Inside, the Envision is again pleasing but not particularly interesting. Its dash is composed of organic shapes and its 8.0-inch touchscreen is conveniently if inelegantly mounted high. Climate control buttons mounted low serve as a minor distraction. Buick offers a broad color palette, but most versions that make their way to the U.S. are swathed in low-excitement tan or black inside.
2020 Buick Envision
The 2020 Buick Envision rides and handles well enough.
Even with the optional 252-hp 2.0-liter turbo-4 underhood, the 2020 Buick Envision is light on driving thrills. For most buyers, it’s just fine, which is why we wind up at an average 5 out of 10 score for its performance.
The base 2.5-liter inline-4 is rated at just 197 hp, which isn’t a lot to lug around a crossover SUV that weighs around 4,000 pounds. It’s quiet enough thanks to extensive sound-deadening but struggles when it comes to highway passing. The standard 6-speed automatic transmission delivers smooth shifts, and the base engine is the only choice for sun-belters looking for front-wheel drive. All-wheel drive is optional with the base engine and mandatory for the turbo-4 fitted to the Envision Premium I and Premium II.
The turbo engine is smooth and peppy, and it works well with the standard 9-speed automatic transmission. It doesn’t wake the Envision up and turn it into a hot rod, but it suits the crossover’s soft ride and gentle handling well. Steering feel is nonexistent through the thick-rimmed wheel, but the Envision feels pleasantly confident at speed on a winding road. We prefer the 17- and 18-inch alloy wheels fitted to non-turbo Envisions, though the 19s don’t disturb the ride enough to upset us.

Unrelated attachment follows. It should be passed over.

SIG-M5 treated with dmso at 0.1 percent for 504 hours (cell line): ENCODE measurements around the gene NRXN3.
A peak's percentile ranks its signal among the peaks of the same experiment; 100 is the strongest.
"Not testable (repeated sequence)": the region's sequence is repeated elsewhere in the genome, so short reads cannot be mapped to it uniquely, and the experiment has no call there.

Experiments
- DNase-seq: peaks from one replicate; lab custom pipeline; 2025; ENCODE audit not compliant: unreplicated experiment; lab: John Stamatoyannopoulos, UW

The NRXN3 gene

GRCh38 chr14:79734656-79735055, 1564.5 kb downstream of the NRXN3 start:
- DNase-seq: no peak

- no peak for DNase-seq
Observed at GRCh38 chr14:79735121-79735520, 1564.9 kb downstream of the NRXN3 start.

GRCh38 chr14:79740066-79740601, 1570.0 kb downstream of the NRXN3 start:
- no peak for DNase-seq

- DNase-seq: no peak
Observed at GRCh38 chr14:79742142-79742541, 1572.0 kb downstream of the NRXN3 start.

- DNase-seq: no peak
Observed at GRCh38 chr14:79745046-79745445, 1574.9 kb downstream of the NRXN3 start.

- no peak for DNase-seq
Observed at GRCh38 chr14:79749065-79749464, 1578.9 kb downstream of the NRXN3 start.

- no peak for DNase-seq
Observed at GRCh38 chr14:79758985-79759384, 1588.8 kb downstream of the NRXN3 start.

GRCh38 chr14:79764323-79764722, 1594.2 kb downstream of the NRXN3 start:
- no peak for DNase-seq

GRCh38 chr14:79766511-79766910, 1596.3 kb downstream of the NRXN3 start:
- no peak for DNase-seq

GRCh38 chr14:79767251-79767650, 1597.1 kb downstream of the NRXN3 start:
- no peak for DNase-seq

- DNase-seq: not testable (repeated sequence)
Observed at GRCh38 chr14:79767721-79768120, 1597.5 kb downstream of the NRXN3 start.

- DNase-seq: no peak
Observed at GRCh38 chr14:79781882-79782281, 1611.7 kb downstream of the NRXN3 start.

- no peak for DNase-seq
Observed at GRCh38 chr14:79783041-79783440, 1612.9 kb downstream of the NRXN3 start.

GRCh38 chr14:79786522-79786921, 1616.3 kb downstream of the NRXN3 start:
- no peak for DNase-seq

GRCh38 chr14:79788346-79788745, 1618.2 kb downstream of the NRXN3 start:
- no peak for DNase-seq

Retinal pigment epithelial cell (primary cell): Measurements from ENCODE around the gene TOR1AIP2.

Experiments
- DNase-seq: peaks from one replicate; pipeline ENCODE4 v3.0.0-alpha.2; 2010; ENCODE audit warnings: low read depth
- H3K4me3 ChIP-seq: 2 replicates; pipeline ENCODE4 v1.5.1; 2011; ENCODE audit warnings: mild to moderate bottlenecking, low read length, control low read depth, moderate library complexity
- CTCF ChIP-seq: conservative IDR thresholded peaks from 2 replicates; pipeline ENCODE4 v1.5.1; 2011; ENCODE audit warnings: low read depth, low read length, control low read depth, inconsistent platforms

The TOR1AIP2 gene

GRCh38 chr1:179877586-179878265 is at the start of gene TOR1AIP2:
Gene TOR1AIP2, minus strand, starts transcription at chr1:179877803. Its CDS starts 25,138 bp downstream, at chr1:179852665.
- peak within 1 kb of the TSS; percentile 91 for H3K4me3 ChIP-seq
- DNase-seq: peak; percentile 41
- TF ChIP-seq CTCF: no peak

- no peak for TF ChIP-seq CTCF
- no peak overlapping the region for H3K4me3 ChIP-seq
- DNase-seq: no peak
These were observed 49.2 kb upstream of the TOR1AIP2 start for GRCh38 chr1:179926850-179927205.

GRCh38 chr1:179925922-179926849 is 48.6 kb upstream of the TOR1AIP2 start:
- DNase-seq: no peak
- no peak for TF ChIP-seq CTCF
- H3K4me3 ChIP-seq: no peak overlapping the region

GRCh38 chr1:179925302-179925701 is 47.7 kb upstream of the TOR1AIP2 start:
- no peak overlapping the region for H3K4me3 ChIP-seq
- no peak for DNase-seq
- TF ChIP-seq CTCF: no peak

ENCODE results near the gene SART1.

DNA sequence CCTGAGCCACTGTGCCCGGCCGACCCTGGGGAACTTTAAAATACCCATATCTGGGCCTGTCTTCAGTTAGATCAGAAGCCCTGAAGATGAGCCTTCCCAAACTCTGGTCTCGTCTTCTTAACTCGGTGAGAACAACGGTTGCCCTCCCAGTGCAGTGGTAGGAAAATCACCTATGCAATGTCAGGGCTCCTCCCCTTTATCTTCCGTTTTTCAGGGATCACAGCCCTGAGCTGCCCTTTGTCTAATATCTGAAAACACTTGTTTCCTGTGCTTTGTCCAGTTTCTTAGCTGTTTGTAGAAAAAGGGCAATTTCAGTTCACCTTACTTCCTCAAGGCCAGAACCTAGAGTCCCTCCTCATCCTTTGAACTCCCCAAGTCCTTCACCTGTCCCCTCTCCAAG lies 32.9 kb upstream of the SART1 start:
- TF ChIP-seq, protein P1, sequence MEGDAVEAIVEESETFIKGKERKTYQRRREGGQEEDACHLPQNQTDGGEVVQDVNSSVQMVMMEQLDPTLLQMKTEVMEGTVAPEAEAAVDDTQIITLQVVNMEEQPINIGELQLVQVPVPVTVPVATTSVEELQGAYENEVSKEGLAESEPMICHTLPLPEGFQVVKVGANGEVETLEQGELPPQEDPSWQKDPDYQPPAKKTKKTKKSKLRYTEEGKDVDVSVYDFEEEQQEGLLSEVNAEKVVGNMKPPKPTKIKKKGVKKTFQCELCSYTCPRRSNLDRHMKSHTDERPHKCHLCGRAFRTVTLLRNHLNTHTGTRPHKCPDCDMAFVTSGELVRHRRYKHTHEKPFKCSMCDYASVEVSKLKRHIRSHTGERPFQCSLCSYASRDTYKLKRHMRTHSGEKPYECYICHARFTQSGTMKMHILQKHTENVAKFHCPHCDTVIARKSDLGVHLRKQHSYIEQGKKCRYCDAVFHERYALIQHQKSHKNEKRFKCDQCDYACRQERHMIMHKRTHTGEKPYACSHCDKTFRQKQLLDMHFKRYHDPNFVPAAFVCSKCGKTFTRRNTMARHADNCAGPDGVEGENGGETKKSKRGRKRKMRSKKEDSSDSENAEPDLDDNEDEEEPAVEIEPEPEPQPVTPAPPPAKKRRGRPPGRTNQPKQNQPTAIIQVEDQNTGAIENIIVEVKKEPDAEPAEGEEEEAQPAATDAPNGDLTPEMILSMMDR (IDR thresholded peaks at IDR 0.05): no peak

2020 Buick Envision
Comfort & Quality
The 2020 Buick Envision holds cargo and passengers well.
The 2020 Buick Envision’s global roots show through inside more than anywhere else, where its relatively narrow interior feels like it was designed for streets more narrow than wide suburban American boulevards.
We rate it at 7 out of 10, awarding points above average for supportive front seats and the decent cargo space offered by its crossover shape.
Up front, the standard heated seats offer an unusually wide array of power adjustment on every trim level. The second row has decently large door openings and the bench is mounted high enough for good knee support. Three broad-shouldered adults are a no-go, however, as the interior is fairly narrow for a modern crossover SUV.
With the rear seats upright, the Envision can hold 27 cubic feet of cargo. Fold the rear seats down and that figure climbs to about 57 cubes, which is five to 10 cubic feet less than many competitors.
Materials are good throughout, but not special given the prices Buick charges. The standard cloth and synthetic leather upholstery doesn’t impress as much as the soft leather standard on Essence and higher trims.
2020 Buick Envision
Buick’s stinginess when it comes to active safety tech is alarming.
By now, every 2020 Buick Envision imported to the U.S. should be able to stop itself if it detects an impending collision. That’s not the case, so we dock the 2020 Envision a point that it earns for a five-star federal crash-test score.
Overall, we rate the Envision at 5 out of 10 for safety.